It turns out that no one seems to truly understand the science and art of breast-feeding. For Iza and me it was a simple matter of time--she needed to learn how to organize her tongue and grow in strength. As I look back I can see that she was making progress over the weeks. I didn't see the progress, however, because I didn't know what the final result would look and feel like.
We returned to the pediatric surgeon on a Monday. I had called him in tears the previous Friday. He examined her and concluded that her mouth and tongue should not be impediments to her feeding. This was good news--there was nothing wrong with her. Yet is was frustrating to find out that there was no one problem to be solved. He was wonderful--he sat in his office with me and discussed his wife's struggles. She pumped for a year as their son wavered between the breast and the bottle. By the end of the meeting, I was crying, of course. He gave me a hug. Iza screamed all the way home. We sat down amidst our pillows and she latched on for thirty minutes, falling into the textbook milk-drunken state of sleep I had only imagined. The next day she went to the breast for most of the day. The rest of the week I breast fed and supplemented with the bottle because I was afraid that she wasn't getting enough sustenance. A regular pooper, she didn't poop for two days and I was frantic. (The only way to know a breast fed baby is getting enough is to measure what comes out the other end.)
At my six-week appointment with my midwife that Friday we made the transition. After Iza performed brilliantly at the breast, my midwife suggested that we were ready to stop using the pump and the bottles. Lactation Liberation.
We have been feeding only from the breast since then!
We drove home from the midwife and immediately I reorganized our rooms, putting all the pumping gear out of sight and mind. I cleaned and prepared the way for a new phase in our parenting lives. Tata was was pretty shocked at my sudden and complete resolution to start fresh--pleasantly shocked of course. And it has been a huge change. We have a little girl.
Key to our success: Grandma. My mom came and stayed for three weeks and then returned for another week! She spent countless hours in the rocker with Iza while I pumped and generally freaked out about being a new mom. And of course Tata was essential as he took over the daunting tasks of keeping me fed, hydrated, and sane. It was a three-person job to get Iza to the breast, with a supporting cast of at least ten. But we did it.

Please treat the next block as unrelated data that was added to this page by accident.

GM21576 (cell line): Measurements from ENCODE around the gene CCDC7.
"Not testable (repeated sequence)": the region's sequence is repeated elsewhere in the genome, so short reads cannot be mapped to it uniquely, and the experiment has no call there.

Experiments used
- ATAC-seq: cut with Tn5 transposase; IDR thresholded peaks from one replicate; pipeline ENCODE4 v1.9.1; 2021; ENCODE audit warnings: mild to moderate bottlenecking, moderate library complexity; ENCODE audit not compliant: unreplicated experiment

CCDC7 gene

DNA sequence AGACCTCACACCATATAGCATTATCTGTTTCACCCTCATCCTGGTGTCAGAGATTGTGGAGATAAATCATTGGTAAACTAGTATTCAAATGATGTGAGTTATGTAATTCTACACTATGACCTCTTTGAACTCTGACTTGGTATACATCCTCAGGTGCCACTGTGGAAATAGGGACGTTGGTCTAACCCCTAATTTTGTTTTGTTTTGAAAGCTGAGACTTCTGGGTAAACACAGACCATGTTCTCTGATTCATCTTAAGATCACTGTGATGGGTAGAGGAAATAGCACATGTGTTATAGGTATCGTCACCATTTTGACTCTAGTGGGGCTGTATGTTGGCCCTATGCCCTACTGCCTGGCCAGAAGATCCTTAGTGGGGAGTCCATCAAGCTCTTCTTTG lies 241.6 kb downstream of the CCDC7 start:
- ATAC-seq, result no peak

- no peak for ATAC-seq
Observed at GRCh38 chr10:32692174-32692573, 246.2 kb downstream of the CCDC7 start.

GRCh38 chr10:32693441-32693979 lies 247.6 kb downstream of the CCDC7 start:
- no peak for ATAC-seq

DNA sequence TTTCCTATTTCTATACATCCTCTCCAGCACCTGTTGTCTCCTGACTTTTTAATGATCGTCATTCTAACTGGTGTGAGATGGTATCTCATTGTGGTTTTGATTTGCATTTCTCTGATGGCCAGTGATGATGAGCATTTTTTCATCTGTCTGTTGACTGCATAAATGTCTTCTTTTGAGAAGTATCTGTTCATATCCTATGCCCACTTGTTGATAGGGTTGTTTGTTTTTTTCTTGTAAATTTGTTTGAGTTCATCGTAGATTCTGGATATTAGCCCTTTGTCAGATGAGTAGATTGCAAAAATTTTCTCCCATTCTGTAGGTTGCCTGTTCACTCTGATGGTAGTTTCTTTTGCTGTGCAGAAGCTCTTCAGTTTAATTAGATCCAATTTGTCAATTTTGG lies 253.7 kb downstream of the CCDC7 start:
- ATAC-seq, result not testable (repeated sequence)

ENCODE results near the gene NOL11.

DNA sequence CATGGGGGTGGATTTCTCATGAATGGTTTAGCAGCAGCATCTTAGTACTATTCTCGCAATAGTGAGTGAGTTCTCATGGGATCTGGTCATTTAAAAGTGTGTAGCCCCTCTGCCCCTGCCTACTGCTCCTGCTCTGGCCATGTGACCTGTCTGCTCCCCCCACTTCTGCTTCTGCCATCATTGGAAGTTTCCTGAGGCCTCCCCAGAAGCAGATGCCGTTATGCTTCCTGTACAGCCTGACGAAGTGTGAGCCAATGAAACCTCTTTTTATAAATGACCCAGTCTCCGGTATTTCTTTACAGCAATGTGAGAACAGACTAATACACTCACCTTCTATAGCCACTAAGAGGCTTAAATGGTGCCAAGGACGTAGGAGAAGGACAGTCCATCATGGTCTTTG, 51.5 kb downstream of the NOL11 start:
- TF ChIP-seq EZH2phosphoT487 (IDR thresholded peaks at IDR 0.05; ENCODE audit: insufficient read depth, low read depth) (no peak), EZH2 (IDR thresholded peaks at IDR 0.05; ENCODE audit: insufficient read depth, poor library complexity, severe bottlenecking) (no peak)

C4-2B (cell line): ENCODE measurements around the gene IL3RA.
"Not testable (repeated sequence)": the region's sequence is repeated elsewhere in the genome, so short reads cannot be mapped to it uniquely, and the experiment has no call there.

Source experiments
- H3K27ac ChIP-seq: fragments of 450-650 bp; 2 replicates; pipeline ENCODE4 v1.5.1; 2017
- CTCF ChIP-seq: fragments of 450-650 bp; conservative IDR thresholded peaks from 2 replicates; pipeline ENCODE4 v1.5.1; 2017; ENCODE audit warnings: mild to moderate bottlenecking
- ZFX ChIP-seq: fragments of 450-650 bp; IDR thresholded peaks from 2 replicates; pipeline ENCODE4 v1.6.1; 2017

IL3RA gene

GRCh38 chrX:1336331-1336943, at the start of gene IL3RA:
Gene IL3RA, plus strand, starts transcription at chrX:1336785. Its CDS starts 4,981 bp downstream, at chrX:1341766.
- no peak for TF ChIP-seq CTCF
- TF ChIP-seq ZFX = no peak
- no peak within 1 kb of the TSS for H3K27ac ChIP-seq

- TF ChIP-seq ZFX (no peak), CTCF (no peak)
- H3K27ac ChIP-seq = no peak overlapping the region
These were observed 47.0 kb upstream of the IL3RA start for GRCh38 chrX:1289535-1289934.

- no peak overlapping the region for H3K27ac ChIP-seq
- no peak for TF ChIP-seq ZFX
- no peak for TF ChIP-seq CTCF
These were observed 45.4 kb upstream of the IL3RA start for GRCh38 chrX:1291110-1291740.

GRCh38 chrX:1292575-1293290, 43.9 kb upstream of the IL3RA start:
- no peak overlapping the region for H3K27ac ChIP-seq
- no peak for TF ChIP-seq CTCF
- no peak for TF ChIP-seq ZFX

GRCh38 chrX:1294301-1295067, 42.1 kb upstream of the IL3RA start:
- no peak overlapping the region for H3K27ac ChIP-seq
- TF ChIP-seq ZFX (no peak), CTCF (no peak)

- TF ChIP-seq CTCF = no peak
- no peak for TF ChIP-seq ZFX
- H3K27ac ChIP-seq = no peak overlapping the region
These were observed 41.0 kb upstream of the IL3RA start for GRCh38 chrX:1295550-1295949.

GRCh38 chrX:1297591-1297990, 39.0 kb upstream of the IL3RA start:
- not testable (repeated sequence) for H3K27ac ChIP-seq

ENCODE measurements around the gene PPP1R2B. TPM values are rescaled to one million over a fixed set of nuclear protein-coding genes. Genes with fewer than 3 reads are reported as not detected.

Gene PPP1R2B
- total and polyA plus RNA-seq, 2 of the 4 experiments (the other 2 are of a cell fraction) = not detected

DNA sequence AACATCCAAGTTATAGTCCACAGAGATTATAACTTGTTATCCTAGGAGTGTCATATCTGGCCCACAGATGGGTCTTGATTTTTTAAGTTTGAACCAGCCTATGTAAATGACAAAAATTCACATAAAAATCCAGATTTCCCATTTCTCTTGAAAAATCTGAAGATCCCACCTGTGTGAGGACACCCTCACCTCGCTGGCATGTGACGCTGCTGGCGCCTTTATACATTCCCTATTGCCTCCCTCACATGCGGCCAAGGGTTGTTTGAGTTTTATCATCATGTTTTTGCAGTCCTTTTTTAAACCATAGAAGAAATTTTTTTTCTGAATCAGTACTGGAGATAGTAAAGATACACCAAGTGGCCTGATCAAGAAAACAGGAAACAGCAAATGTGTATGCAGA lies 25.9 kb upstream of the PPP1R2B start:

Also key to our success was Susan Davies, a lactation consultant who came to our home on two occasions and checked in by phone several times. She gave us good tips about the hows of feeding and also was relentlessly optimistic and supportive. (I need to write an paean to the women in our communities who work to support breast-feeding. Truly they have a treasure of knowledge gained from years of hands-on experience.)
Another key in making the transition from a bottle-fed baby to a breast-feeding baby--a struggle that took six full weeks of around-the-clock attention--is the fact that I am not working outside the home right now. If I had to go to work, I am sure that the struggle would have been too costly. Breast-feeding seems to have become an option for those who can afford to pursue it. It is cheaper than formula in terms of dollars paid out, but extremely costly in terms of time invested both in the initial establishment of the relationship and the normal feeding schedule. I became a mother at a point in my life where I can afford to breast-feed, meaning I can stay home and allow my daughter's feeding needs to set our daily rhythm.
At about week five I started to come to terms with the fact that we might have to go to formula. I can't explain why breast feeding had become so important to me. I suppose it had something to do with the fact that it felt like I wasn't able to make a choice about how my baby would eat. Instead we were being robbed of an opportunity. I knew breast milk was the best thing for my baby and I had an aversion to using anything artificial with her. But when it become a reality that she might not go to the breast, I had to imagine myself as a mother who bottle feeds. This involved much grief. In the end, however, I can say that I changed my perspective on formula. I can say now that I am grateful that formula exists. What if Iza couldn't have gone to the breast? Formula would have been her only option. And I am sure she would have thrived as bottle fed babies do. But feeding her from my breast sustains us both in ways that cannot be fully articulated, at least by me. At least not yet.
By week 7 plus several days, yes, I am starting to feel like the authority on Iza. Not an expert. Not yet. But certainly I know her better and better each day.